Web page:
What can you expect during your visit? Some people, regardless if this was what was scheduled, will offer you a rich meal of many dishes, including cakes. This is the old-style hospitality that is becoming more and more rare. Sometimes, especially when there was no mention of a meal in the invitation, you can expect tea/coffee and cookies.

During a meal, you do not have to eat everything. It would be a good idea to at least try everything you are given, even if you anticipate it might not be to your taste. A note to Americans: people will be surprised to see you cut your meats before eating, but you can go ahead with it, it might begin an interesting conversation.

Try to leave when your hosts are still hungry for your presence. It is always better than to leave them feeling you stayed too long.

Anna’s comment – all of my Polish relatives cut their meat before eating, they say it’s easier that way. I never thought it was anything unusual until it was pointed out to me by an American (of all people)!

Tags: , , , , ,
Keep learning Polish with us!

Build vocabulary, practice pronunciation, and more with Transparent Language Online. Available anytime, anywhere, on any device.

Try it Free Find it at your Library
Share this:
Pin it


  1. Jake:

    “I never take my shoes off in someone’s house.”

    This comment surprised me. Why on earth not? It is standard in most Polish houses to do this,and I would think it would seem rude not to.

  2. Renata:

    VERY STANDARD in most polish houses to take shoes off.. especially if asked… but mostly do it anyway.. especially if I see many shoes by doorway.. or many kapcie near the door.

    WODKA or wine or cake or chocolates.. is standard fare when w gosci…. am I too old? i am 33??? Live in America…

  3. Adam Blomberg:

    Maybe I should be more clear about this in this post. Actually it is rude to ask your guests to take their shoes off. Any Polish book on savoir-vivre will say this. But this is a custom in many homes anyway. It could be likened to wrapping a sofa in plastic, so it doesn’t get dirty. If someone is so afraid of guests making mess – don’t invite them! Go to a bar.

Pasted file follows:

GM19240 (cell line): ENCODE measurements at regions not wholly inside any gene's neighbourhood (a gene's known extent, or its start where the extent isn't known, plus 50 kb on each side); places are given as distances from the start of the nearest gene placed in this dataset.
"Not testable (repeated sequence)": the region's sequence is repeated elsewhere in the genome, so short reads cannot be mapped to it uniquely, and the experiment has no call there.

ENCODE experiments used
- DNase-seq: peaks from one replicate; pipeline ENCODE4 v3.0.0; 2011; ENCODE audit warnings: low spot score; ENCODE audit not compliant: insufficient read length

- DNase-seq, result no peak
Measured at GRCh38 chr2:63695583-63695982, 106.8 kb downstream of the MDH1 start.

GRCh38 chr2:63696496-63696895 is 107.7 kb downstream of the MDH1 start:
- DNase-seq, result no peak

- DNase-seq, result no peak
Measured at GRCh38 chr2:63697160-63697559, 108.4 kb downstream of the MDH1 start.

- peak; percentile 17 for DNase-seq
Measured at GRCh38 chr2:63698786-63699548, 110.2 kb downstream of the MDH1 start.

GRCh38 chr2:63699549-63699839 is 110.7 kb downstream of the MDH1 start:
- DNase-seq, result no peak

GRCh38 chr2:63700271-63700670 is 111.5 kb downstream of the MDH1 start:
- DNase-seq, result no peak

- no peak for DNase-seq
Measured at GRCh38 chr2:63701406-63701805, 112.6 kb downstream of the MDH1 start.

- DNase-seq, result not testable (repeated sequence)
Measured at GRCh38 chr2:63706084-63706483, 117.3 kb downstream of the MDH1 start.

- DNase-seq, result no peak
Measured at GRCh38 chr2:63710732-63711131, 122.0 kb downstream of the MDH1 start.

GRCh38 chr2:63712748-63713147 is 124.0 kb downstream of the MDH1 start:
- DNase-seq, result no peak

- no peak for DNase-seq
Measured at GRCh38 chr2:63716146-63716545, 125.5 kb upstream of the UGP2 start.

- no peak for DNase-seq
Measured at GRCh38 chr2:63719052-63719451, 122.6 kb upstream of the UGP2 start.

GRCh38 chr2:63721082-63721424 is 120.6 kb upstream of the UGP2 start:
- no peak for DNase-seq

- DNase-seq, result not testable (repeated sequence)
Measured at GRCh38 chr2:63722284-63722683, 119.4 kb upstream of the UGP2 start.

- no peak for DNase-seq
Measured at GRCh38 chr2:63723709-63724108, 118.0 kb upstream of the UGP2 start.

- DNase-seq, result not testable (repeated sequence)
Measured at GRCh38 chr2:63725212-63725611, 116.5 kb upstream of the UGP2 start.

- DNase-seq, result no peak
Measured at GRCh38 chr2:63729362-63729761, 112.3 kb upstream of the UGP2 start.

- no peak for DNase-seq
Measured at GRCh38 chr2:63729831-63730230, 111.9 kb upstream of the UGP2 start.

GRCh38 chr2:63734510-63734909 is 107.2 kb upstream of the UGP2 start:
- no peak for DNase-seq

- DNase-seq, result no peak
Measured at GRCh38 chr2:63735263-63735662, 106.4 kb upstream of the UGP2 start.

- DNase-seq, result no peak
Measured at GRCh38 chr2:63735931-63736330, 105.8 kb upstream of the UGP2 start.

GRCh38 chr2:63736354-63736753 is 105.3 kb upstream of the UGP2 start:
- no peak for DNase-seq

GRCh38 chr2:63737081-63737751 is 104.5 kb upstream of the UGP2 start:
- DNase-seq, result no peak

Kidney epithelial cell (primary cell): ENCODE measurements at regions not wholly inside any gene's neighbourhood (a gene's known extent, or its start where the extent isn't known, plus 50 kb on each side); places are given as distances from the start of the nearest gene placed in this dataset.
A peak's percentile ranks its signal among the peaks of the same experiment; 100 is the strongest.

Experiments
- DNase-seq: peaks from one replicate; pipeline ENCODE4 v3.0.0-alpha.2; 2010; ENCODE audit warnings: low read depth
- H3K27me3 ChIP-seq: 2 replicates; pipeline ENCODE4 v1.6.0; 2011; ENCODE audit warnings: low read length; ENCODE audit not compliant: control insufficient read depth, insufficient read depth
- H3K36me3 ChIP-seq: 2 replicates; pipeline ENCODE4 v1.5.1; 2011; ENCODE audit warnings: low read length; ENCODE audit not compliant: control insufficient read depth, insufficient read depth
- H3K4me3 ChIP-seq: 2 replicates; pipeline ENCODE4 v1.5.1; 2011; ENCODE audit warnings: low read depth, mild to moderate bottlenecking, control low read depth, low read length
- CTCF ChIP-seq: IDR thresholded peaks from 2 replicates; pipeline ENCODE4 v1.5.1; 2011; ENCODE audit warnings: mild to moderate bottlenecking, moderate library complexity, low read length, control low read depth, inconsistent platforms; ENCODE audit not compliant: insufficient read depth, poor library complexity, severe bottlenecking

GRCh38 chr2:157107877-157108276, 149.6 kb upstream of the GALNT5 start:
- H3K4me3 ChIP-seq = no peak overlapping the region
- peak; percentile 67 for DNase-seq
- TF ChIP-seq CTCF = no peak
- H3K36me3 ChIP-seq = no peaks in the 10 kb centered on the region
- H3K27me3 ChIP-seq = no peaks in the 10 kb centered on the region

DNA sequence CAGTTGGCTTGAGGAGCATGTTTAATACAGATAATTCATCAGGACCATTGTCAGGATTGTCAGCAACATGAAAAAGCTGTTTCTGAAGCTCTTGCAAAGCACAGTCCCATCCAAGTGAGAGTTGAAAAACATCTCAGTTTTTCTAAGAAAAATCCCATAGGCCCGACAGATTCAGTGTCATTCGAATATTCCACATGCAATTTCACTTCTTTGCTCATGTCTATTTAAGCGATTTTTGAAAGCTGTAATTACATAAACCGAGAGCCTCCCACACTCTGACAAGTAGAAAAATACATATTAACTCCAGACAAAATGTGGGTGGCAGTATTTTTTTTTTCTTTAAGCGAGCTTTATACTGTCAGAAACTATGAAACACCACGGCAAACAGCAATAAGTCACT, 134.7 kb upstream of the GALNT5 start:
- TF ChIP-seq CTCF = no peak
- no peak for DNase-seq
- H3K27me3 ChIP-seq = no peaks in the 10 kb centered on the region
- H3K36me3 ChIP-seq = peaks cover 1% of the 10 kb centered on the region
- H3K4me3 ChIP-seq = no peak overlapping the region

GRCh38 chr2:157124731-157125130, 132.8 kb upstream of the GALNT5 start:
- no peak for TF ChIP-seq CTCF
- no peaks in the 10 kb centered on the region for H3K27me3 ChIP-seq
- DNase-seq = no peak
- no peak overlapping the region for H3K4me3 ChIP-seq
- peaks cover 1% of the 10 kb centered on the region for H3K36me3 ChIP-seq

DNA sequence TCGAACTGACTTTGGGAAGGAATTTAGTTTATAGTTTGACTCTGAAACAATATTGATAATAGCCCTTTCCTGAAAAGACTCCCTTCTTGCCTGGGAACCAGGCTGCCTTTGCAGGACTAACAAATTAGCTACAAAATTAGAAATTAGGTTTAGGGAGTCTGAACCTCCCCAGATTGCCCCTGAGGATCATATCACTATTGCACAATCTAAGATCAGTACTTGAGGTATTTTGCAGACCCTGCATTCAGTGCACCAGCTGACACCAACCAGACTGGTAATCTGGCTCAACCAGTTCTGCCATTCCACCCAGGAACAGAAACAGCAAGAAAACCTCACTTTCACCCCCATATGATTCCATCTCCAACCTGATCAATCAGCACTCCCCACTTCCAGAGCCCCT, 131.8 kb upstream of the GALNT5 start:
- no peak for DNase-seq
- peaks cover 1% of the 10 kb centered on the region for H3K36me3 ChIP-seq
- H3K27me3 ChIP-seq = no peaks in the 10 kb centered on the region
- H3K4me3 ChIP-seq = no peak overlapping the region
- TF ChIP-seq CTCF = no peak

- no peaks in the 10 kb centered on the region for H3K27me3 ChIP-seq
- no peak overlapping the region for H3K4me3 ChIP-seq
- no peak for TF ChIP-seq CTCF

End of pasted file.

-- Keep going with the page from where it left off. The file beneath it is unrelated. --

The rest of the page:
I (almost) never take my shoes off, most people (say they) don’t mind. I prefer my comfort before someone else’s that is why I prefer to go out – and save myself the whole slippers business.

    Shoes are a part of guest’s attire, someone made an effort to complete the outfit for their visit.

  4. Paul Dzielinski:

    What do you mean by “cut your meat before eating it”? I imagine people sitting around the table with big hunks of roast whatever, chewing on them. I would be shocked and surprised if that’s what constitutes Polish table manners.

  5. russ:

    Wow. You seem in a very small minority about the shoes! In my experience Poles take their shoes off 99% of the time. (And as the following blog entry mentions, this is not unique to Poland but happens in many countries.) Maybe your social circle is different.

    I sure hope you at least take your shoes off in times of winter snow or rainy weather! Otherwise that’s an awful lot of mud you’re leaving all over the host’s floor… (And wiping your shoes on the mat first before entering doesn’t solve it.)

  6. Jarek:

    Shoes in the house must be an American thing.
    I live in Canada and it would be considered beyond rude to leave your shoes on in the house (yours or anyone else’s!) Similarly in Poland, I’ve never encountered shoe-wearing in private homes (usually you bring slippers). Then again, climate and lifestyle have a lot to do with it I imagine..